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I spoke to two rangers at Mesa Verde National Park on Saturday, one at the Visitors' Center and the other at the museum, and both seemed dismayed that for most visitors, Mesa Verde is a stop along the way rather than a destination.  I'd have to agree with them, since we stayed the better part of a day there and saw only a small fraction of what the park has to offer.

Even in the summer the campground apparently never fills up, though camping on the mesa might be an appropriate way to feel just a bit closer to the Puebloans that lived there for so long.

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Originally, our second Outdoors Bucket List item was intended to be "cross-country skiing in Mesa Verde."

For obvious reasons, that one didn't quite pan out.  I had visited the park last year and hiked the Prater Ridge Trail,  one of the three Moorefield Trails at the north end of the park, far away from the dwellings and ruins that people are coming to Mesa Verde to see.  It interested me that this other random section of the park existed, and I thought these trails would be the replacement for our snow-dependent subject.

Foiled again, a quarter-mile into my Knife Edge Trail hike, for which I wore capri pants based on the 57 degree forecast, I realized there is snow in Mesa Verde.  Not enough to ski, snowshoeing would be a little ridiculous too, but enough to posthole in shady spots and make the trail incredibly muddy in the sun.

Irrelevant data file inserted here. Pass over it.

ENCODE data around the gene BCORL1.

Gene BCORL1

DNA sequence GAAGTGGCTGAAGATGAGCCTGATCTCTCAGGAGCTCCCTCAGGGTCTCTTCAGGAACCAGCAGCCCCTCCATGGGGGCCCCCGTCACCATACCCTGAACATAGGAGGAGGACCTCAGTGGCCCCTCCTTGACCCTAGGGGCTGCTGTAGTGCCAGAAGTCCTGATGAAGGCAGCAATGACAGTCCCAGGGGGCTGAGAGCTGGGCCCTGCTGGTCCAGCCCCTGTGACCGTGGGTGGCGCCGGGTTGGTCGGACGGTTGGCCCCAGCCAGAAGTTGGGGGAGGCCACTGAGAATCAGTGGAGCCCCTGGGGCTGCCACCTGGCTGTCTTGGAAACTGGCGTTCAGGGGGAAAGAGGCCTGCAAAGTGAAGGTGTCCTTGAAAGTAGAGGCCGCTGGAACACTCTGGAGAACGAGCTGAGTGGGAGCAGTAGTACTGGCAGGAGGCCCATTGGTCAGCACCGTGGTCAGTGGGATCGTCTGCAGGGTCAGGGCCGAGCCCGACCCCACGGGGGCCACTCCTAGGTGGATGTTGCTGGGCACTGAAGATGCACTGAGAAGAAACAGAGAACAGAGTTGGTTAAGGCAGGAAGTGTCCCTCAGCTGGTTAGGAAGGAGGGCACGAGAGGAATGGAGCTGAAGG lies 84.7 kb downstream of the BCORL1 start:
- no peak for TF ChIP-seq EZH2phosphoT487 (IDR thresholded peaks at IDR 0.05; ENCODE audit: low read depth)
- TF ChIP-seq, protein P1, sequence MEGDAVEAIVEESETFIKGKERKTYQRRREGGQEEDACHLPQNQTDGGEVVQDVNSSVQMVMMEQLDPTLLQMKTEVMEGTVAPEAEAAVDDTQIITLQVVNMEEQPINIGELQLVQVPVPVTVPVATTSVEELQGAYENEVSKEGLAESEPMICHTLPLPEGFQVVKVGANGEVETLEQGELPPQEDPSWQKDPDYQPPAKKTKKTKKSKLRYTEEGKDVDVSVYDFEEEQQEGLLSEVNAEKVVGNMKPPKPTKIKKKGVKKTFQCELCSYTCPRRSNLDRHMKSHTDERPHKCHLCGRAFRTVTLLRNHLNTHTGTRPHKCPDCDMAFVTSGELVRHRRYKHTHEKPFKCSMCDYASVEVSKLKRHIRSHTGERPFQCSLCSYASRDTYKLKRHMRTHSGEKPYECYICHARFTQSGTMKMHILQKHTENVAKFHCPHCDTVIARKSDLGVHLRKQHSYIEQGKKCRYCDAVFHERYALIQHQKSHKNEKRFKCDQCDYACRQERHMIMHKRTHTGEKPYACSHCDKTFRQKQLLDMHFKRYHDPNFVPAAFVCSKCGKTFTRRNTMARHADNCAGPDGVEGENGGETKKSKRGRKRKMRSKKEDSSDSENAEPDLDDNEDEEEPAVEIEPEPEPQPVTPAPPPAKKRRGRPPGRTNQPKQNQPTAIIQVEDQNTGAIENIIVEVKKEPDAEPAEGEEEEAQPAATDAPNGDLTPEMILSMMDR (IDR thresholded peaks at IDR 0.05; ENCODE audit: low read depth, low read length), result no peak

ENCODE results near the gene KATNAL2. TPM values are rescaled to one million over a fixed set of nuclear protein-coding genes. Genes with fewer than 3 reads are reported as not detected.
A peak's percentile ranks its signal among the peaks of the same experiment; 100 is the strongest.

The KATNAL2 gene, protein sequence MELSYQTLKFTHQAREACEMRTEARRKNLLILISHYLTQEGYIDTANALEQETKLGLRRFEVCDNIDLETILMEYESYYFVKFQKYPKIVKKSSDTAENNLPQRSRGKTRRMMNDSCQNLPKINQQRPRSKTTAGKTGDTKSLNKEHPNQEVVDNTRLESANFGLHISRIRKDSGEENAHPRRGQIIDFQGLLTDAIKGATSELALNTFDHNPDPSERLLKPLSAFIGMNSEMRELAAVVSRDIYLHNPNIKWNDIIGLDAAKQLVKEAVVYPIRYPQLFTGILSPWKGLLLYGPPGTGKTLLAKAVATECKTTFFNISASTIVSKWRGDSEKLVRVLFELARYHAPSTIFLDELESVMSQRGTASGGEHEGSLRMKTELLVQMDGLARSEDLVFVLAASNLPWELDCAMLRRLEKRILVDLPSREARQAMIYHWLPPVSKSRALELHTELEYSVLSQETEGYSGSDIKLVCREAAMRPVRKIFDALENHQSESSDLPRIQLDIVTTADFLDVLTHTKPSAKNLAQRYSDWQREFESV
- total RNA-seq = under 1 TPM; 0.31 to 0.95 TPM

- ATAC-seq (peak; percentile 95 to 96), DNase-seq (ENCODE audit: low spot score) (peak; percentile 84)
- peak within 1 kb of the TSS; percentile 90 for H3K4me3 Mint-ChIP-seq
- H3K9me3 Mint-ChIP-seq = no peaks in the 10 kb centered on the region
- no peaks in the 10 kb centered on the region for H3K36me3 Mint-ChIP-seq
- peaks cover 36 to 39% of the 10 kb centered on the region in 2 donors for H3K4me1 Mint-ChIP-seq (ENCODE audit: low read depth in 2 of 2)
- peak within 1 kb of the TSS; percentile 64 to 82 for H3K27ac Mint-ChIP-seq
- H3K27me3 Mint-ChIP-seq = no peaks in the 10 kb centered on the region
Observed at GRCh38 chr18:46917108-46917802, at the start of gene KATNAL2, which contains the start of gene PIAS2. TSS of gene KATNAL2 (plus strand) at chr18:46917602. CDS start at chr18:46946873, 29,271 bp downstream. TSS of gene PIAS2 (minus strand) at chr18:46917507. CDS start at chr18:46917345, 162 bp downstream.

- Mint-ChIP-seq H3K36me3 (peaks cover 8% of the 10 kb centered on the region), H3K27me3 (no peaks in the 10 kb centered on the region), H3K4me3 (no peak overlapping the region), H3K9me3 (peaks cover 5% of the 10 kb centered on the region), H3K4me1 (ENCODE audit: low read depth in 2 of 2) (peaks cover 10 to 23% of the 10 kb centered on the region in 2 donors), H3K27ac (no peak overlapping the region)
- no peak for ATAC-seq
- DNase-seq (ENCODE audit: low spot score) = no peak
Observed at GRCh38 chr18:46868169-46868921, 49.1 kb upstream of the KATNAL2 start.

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These trails are definitely worth seeing though, the Prater Ridge Trail being the longest, made up of two loops to create a total of about seven and a half miles.  This area of the park still shows the effects of fire damage on dead, white brush with charcoal tips  from fires several years ago, and gives an eerie, desolate feeling.

The Petroglyph Point Trail ended up being a perfect hike that day, and was really fun.  Not too strenuous, but the huge boulders and rocky, uneven but well-kept trail keeps you on your toes.  I believe any time of day would be good for Petroglyph Point, the ranger suggested the morning but the mid-afternoon sun creeping out of the canyon created a great backdrop for viewing the ruins and petroglyphs.

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